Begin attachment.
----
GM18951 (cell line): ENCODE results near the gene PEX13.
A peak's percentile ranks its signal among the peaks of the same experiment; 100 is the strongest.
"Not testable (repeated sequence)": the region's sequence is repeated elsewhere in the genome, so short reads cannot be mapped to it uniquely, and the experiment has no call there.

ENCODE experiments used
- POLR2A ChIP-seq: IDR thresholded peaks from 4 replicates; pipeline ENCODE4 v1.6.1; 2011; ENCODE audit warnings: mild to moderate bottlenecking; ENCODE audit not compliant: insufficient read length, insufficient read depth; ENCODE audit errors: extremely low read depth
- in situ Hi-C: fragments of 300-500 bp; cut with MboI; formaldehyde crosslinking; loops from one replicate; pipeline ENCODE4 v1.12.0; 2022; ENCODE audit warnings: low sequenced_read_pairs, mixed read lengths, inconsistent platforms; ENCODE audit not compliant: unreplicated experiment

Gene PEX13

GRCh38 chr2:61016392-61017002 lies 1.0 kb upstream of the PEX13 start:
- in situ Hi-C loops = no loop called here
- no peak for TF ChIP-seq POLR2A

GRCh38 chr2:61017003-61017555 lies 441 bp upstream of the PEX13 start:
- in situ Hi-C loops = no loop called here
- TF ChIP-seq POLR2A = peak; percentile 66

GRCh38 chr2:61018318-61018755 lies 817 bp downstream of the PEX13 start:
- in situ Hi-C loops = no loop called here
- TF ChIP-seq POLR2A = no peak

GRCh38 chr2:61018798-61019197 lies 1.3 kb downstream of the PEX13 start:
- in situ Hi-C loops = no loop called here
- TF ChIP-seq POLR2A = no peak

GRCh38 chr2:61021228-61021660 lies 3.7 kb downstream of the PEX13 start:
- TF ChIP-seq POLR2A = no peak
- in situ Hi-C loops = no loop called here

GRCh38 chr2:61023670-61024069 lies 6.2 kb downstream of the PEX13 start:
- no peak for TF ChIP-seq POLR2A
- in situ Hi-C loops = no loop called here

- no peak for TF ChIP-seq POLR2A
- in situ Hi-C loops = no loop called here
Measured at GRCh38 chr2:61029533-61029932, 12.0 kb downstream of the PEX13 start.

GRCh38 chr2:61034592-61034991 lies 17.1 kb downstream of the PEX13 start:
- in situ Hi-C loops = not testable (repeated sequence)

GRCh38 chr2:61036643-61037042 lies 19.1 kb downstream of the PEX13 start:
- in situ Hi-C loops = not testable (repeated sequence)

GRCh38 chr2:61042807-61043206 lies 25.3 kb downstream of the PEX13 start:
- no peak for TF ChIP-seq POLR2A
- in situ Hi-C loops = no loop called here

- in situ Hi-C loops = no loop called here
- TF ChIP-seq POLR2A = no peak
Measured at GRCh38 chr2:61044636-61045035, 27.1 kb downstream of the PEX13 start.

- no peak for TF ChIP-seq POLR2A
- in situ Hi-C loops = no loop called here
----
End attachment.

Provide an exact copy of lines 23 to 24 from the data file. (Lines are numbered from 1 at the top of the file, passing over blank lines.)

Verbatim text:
GRCh38 chr2:61023670-61024069 lies 6.2 kb downstream of the PEX13 start:
- no peak for TF ChIP-seq POLR2A